A Wave of the Future – Video Remote Interpreting for Churches
By Rev. Leo Yates, Jr.
The incorporation of sign language interpreters into worship services is more than a novelty, but it still isn't their norm for some congregations. St. Andrew United Methodist Church in Titusville, FL, has a handful of Deaf and hard-of-hearing members who utilize interpreting services so everyone can worship. Lifelong members, the Deters family consists of Billy, who is Deaf, his Deaf wife, Mary Ann, and their son, David. For the Deters family, having a sign language interpreter is essential.
When an in-person sign language interpreter could not be located for the Christmas Eve service, the Deterses consulted with a member of the Deaf and Hard-of-Hearing Ministries Committee, a committee of Global Ministries, for suggestions. This conversation led to the idea of using a video remote interpreter in place of a live in-person interpreter. As a result, St. Andrew arranged to secure a video remote interpreter for the congregation (interpreters are for both Deaf and hearing persons).
By the time the 2020 Christmas Eve service was being planned, St. Andrew, like most churches, was already offering hybrid services, a combination of in-person and livestream services. For the 2020 service, the Deters family had their tablet (iPad) with them as they sat in the pew. They logged into a Zoom session with a video remote interpreter from Maryland, who was also on a tablet, while running the St. Andrew livestream service on his laptop. This concept of video remote interpreting isn't new per se, as many businesses, hospitals, and even some court systems utilize this service. But for St. Andrew, this provided a means for the entire Deters family to still worship together for one of the holiest services of the year.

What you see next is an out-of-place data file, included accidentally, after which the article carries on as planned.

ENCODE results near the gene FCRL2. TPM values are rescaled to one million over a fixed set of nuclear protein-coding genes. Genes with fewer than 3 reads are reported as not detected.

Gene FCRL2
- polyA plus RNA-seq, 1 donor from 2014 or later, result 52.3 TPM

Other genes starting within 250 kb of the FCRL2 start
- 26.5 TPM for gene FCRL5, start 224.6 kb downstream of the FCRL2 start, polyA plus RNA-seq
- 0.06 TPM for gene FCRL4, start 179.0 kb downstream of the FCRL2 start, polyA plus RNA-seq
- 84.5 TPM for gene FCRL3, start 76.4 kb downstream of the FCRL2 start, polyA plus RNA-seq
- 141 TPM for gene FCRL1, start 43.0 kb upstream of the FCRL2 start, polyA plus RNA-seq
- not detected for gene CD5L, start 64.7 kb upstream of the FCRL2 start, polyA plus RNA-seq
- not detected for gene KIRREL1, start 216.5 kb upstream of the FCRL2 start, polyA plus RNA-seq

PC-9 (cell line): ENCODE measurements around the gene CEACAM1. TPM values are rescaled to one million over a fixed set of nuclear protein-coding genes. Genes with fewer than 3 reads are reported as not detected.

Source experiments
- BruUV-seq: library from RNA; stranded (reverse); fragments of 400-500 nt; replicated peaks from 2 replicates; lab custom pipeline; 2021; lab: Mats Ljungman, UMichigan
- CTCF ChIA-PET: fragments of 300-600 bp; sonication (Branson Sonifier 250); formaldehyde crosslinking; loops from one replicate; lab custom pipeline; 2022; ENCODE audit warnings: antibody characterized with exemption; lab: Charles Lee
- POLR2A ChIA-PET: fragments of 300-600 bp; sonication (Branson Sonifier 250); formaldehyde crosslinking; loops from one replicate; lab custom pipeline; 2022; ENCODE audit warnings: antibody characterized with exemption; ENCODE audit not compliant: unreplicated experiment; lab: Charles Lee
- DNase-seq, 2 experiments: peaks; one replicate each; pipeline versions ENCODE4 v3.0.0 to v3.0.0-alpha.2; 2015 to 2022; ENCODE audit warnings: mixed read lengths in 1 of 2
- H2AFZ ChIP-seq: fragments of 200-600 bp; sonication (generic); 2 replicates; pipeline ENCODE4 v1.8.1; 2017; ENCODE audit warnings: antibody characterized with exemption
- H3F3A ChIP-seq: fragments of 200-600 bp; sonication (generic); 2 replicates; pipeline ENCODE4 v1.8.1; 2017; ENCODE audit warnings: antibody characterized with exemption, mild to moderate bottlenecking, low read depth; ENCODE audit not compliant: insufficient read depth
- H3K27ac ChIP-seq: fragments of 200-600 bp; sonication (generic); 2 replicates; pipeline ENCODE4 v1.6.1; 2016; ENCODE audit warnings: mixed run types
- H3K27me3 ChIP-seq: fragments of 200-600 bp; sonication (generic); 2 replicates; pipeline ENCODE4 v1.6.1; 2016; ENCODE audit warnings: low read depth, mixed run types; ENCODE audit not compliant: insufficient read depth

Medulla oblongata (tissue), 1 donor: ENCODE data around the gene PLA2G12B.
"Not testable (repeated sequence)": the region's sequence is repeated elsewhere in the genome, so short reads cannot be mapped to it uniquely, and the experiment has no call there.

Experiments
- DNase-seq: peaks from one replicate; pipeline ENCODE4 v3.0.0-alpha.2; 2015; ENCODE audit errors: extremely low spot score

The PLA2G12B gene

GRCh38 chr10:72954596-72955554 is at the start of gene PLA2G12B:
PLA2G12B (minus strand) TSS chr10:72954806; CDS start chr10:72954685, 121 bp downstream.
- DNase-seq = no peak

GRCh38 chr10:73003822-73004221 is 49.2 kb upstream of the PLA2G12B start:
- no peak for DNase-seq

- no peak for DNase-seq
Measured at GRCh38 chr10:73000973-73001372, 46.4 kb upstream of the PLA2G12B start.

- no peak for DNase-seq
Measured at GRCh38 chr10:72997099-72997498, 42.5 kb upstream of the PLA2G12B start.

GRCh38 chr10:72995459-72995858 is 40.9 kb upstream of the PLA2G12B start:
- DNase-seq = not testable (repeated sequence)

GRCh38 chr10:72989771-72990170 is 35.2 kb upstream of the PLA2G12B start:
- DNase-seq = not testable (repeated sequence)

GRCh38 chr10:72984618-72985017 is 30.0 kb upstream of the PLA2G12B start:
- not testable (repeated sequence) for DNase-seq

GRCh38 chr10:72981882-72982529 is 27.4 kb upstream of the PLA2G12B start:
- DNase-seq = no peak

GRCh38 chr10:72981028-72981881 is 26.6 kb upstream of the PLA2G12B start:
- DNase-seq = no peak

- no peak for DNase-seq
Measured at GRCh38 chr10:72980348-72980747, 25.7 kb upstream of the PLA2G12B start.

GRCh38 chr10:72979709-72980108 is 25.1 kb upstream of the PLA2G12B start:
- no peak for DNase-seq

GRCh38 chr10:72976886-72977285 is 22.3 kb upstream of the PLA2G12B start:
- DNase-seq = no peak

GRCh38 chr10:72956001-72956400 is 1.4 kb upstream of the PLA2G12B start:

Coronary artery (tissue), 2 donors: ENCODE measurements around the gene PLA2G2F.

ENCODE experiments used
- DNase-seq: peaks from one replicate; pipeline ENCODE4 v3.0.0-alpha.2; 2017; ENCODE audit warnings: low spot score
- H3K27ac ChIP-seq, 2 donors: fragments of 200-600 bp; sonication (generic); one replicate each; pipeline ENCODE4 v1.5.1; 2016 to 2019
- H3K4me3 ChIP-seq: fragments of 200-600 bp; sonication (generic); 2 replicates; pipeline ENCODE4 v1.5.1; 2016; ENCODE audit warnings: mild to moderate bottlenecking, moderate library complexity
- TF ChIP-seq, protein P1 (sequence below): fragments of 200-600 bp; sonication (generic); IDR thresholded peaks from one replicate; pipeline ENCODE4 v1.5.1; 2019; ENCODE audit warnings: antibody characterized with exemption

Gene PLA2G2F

For these occasions, St. Andrew had difficulty acquiring interpreters, in part, due to the Covid pandemic, but also due to there not being a large pool of interpreters in the Titusville area. It is often cost-prohibitive for the church to use a sign language interpreting agency (a referral agency) as the cost of the interpreter also includes revenue for the agency. However, this cost is not out of the question for some churches for high holy days, such as Easter and Christmas Eve.
Will video remote interpreting be the wave of the future? It is already here and is now finding its way into the church. Depending on how one looks at this, it could be seen as another silver lining of the pandemic – churches offering hybrid services to meet congregational needs and now using video remote interpreting. It is important, however, to consult with direct users to ensure this will meet their needs instead of deciding for Deaf and hard-of-hearing persons. Technology has not yet caught up for Deafblind persons unless the Deafblind person strictly has low vision instead of being fully blind.
* Leo Yates Jr is Accessibility and Inclusion Coordinator for the Baltimore-Washington Conference. To learn more or to consider having video remote interpreting at your church, contact him at firstname.lastname@example.org.